J. Sametinger, On a Taxonomy for Software Components, Workshop on Component-Oriented Programming (WCOP-96), Linz, July 1996.

Object-oriented programming has been an important step forward in increasing the quality of software systems and the productivity of software engineers. Objects have brought a radical change in the way software systems are being built. Objects can be regarded as components in that they facilitate to build software systems by putting various classes (objects) together. In order to facilitate component-oriented software engineering we must loosen the dependencies among components, attain higher abstraction levels, achieve vendor/platform neutrality, and facilitate the composition of different kinds of components.
Components that are integrated into a system do not run on their own. Functions and classes (objects) belong to this category. Document-oriented computing as supported by OpenDoc and OLE provides components of higher abstraction than classes and objects. Furthermore, the advances in distributed computing suggest the use of components that run on their own, have less coupling and more autonomy.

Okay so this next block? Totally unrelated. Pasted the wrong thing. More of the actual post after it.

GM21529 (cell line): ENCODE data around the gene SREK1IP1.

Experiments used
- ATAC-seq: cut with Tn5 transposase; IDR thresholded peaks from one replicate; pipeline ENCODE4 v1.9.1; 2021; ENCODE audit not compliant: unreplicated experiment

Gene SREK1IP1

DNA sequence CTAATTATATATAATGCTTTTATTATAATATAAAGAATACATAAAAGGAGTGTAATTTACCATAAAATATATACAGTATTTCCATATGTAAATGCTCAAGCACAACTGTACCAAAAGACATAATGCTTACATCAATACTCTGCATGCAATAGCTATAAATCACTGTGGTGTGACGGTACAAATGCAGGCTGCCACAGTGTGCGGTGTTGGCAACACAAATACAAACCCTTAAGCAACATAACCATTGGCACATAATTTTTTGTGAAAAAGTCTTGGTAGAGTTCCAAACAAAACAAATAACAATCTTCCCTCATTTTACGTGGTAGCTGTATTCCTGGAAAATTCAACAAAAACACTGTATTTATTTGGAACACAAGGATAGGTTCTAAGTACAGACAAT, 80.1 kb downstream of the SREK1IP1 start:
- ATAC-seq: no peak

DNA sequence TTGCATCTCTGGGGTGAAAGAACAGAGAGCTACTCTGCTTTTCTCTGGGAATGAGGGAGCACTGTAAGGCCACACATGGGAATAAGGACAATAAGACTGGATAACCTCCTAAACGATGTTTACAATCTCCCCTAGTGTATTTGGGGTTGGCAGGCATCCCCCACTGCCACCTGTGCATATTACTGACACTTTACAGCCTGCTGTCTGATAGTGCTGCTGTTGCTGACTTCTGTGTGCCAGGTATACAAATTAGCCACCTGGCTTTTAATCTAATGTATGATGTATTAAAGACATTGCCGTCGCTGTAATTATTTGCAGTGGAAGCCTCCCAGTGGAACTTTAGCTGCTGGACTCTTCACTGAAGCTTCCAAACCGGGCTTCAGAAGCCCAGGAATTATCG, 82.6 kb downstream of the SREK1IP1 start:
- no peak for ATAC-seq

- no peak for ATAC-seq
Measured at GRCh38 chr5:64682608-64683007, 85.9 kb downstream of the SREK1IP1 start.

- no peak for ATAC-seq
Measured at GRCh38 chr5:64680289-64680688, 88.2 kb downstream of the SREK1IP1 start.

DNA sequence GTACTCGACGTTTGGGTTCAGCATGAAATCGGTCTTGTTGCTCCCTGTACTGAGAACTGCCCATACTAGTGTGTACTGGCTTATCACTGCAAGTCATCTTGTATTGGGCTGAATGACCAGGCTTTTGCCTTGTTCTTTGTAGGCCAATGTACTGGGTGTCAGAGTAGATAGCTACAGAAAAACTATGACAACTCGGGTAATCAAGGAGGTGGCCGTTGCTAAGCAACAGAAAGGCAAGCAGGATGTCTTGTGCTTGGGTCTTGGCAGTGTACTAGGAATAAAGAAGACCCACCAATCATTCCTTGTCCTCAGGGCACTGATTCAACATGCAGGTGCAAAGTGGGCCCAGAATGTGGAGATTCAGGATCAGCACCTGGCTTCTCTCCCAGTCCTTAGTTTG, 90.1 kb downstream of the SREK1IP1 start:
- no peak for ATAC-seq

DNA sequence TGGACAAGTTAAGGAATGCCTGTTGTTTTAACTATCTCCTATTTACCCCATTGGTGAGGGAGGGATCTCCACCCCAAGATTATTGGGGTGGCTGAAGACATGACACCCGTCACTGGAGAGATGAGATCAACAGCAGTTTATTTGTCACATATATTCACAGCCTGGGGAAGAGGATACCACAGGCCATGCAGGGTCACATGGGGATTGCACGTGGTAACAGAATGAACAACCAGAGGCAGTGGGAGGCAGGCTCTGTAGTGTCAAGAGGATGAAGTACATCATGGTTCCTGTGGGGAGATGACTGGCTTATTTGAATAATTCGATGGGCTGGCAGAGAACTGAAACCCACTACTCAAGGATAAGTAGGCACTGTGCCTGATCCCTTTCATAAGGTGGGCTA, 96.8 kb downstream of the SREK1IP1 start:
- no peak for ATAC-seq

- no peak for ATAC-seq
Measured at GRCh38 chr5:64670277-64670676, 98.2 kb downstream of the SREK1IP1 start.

Component composition has proofed to be successful when a particular platform, i.e., operating system, runtime system, standard, has been propagated and used, e.g., UNIX pipes and filters, VisualBasic, Corba. Yet, we have not defined a uniform model for component composition and there are many issues to be addressed.

Keywords: software components, software composition, component taxonomy, open systems, software reuse